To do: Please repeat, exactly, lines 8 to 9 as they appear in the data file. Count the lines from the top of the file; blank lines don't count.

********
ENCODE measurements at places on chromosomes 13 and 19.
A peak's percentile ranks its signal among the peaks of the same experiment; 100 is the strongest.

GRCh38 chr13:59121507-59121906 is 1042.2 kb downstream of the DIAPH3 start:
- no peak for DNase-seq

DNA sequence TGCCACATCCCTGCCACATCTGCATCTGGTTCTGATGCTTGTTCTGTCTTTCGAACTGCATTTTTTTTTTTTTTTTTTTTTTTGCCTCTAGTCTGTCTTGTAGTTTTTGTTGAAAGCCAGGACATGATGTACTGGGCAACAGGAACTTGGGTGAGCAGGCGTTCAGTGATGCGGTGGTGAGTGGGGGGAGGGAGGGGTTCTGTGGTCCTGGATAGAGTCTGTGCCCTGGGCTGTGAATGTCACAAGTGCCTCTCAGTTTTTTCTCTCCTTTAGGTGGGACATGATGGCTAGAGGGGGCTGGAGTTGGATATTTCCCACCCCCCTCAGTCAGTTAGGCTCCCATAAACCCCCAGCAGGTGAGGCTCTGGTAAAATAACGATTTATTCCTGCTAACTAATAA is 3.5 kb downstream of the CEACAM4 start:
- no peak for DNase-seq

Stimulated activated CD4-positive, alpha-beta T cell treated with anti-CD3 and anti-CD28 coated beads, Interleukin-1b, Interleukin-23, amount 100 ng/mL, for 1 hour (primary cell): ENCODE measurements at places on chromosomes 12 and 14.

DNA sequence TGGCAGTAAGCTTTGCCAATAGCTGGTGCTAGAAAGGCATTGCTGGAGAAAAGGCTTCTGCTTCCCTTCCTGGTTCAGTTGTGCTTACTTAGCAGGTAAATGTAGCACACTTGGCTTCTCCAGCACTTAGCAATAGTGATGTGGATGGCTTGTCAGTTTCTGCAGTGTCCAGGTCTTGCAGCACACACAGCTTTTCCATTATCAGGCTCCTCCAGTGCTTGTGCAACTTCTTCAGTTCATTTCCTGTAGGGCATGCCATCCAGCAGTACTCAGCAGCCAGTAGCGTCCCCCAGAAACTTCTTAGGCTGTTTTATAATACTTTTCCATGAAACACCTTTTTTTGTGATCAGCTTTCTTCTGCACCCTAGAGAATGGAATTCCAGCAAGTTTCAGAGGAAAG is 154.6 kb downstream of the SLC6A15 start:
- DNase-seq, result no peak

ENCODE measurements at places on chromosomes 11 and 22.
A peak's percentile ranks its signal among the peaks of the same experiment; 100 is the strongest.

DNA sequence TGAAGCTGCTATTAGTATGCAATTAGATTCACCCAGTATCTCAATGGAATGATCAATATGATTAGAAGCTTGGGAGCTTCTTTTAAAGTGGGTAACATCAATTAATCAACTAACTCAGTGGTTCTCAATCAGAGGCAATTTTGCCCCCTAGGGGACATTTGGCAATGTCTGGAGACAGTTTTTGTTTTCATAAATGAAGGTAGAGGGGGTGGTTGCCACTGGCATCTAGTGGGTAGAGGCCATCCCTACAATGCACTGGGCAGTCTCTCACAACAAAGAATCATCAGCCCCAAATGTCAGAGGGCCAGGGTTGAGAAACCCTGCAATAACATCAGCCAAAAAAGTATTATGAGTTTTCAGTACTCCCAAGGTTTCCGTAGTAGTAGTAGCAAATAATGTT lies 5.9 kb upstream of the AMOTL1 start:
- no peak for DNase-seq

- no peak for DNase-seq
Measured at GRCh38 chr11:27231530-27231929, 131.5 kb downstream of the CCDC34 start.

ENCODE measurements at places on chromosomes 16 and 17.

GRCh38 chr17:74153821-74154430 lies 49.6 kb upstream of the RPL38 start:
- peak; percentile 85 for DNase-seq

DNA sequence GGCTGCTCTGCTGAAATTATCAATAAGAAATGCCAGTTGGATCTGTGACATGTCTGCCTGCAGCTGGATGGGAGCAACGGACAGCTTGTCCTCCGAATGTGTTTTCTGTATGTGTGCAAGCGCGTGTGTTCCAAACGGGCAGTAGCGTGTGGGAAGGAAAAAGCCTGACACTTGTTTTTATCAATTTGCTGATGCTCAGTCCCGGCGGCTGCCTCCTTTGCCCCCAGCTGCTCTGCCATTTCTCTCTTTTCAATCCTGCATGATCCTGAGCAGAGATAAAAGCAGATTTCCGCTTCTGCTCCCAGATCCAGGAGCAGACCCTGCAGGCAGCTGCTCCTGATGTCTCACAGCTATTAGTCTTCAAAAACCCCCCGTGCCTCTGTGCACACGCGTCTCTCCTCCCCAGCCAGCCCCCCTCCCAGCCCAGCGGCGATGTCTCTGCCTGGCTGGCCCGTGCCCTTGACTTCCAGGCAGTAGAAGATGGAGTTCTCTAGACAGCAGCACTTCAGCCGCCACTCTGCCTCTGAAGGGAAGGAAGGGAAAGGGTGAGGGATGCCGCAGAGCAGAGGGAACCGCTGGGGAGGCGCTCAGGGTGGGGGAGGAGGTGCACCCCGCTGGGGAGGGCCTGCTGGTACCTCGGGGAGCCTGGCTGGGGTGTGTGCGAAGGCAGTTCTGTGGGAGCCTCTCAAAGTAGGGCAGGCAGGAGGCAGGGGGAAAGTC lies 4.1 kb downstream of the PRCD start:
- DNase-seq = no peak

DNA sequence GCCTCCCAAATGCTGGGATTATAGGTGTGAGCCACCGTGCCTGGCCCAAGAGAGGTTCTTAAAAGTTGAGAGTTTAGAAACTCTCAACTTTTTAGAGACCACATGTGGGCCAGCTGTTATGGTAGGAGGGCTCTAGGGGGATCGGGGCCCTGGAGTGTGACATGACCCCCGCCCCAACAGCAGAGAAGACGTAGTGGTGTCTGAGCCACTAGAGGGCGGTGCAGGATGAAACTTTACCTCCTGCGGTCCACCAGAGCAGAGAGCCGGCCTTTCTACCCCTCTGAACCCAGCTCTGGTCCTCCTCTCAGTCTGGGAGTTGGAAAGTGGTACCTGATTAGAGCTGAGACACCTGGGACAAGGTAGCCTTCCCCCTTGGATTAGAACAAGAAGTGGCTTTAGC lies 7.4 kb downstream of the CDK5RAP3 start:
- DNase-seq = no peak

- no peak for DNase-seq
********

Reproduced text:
DNA sequence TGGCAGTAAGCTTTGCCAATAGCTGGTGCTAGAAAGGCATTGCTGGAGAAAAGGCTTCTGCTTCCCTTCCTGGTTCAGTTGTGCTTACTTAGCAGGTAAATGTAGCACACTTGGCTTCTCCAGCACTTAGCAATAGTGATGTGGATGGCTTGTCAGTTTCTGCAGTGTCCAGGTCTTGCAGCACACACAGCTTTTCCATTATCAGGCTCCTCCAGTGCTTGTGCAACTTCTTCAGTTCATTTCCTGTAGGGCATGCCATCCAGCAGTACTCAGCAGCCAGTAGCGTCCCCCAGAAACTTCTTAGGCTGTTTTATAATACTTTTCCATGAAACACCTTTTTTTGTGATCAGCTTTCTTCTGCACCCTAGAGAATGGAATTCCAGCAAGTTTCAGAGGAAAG is 154.6 kb downstream of the SLC6A15 start:
- DNase-seq, result no peak